Kathy Sullivan, a woman of extreme firsts: From spacewalks to the deepest dives

Kathy Sullivan is the first American woman to walk in space. She is now the first woman to reach the deepest point of ocean, the Mariana Trench.

That’s one small step for woman, one huge dive for humanity. A literal dive. Kathy D. Sullivan took her first steps in space on October 11, 1984. In 1978, Sullivan was a part of NASA’s first astronaut group that included women, and she’s been a pioneering explorer ever since.

On June 7, 2020, Sullivan boarded the Limiting Factor (LF) and made her way to the Mariana Trench, the deepest part of the ocean. Only seven people had made it to this point, and they had all been men. This small group includes the inaugural two, Don Walsh and Jacques Picard, and our favourite king of the cinematic world, James Cameron.

NASA: Kathy D. Sullivan & Victor L. Vescovo

Kathy D. Sullivan and Victor L. Vescovo. Courtesy: Nick Verola

The LF, which is a two-person (no longer just “two-man” woot woot) submersible vessel that can reach the bottom of the ocean (dubbed the Challenger Deep), can reach depths to almost 11 kilometres. The International Space Station (ISS), is located 409 kilometres above the Earth’s surface. Dr. Sullivan is the only person to have made that 420-kilometre space-to-sea journey.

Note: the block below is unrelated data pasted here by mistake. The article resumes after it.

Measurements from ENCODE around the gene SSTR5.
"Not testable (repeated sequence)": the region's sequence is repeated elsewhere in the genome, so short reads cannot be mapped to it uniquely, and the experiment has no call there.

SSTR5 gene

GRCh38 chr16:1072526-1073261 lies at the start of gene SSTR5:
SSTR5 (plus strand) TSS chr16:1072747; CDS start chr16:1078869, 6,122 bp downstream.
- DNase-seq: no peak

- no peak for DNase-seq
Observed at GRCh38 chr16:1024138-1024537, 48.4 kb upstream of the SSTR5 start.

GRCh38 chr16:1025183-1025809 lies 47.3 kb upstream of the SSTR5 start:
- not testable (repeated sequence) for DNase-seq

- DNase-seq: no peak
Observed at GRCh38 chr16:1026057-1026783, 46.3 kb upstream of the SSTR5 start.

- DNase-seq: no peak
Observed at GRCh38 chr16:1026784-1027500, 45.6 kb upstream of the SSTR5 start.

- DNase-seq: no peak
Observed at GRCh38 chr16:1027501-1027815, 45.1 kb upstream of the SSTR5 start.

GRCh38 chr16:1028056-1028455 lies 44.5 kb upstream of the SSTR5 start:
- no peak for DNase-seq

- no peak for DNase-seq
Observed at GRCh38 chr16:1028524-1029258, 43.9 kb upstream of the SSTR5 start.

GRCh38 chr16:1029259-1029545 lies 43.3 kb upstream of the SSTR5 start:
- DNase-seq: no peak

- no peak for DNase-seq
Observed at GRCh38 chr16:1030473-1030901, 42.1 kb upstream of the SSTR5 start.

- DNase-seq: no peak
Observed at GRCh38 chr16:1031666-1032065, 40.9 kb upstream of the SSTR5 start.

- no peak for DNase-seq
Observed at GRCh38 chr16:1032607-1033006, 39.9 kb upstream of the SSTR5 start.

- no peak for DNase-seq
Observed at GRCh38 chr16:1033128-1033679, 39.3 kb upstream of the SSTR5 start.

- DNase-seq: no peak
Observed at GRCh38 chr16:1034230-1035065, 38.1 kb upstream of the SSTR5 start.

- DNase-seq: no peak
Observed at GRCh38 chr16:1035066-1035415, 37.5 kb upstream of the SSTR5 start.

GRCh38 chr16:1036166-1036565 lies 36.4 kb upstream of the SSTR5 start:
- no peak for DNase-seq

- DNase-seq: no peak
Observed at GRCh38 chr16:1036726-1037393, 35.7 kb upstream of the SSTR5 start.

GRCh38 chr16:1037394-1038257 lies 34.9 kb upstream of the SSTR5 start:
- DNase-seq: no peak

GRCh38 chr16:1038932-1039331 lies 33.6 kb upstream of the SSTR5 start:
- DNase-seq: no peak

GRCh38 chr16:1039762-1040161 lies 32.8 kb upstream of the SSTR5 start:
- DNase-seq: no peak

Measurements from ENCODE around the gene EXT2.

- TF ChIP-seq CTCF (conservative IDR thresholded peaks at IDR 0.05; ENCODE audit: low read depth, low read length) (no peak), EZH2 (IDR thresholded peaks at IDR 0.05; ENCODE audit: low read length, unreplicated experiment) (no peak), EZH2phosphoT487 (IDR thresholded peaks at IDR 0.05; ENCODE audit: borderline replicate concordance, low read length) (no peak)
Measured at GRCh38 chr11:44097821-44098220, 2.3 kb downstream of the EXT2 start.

Dr. Sullivan, who earned her doctorate in Geology from Dalhousie University, flew three space shuttle missions, logging 532 hours in space. Sullivan’s time with NASA only touches the surface of the impact she has had on earth sciences. An endless amount of articles could be written on her work.

Fellow astronaut, John Glenn, summarized her accomplishments in 2014 as a part of her feature in TIME’s 2014 “The 100 Most Influential People” issue, “There may be no better way to appreciate the Earth than to leave it...Only a tiny fraction of humanity gets that opportunity, so when someone does — and also happens to be one of the smartest people around when it comes to earth sciences — it’s good to have her on our side, especially in challenging times.”

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Glenn was referring to the 2014 news that Sullivan was appointed administrator for the National Oceanic and Atmospheric Administration. During her time with the government agency, she championed climate change issues, such as increased droughts, floods, typhoons, and tornadoes. Sullivan held this position until the Trump administration took power. But Sullivan is clearly still very active in projects surrounding the advancement of earth sciences.

A fun fact to note is the difference between space and the deep ocean’s environment. The ISS lives in a vacuum of space that consists of zero pressure. The LF hangs out in the very different pressure of around 15,750 per square inch (psi).

While Sullivan was in the deepest of blues, she was able to ring up her astronaut friends currently aboard the ISS. This is what she had to say about that experience, “As a hybrid oceanographer and astronaut this was an extraordinary day, a once in a lifetime day, seeing the moonscape of the Challenger Deep and then comparing notes with my colleagues on the ISS about our remarkable reusable inner-space outer-spacecraft” (EYOS Expeditions).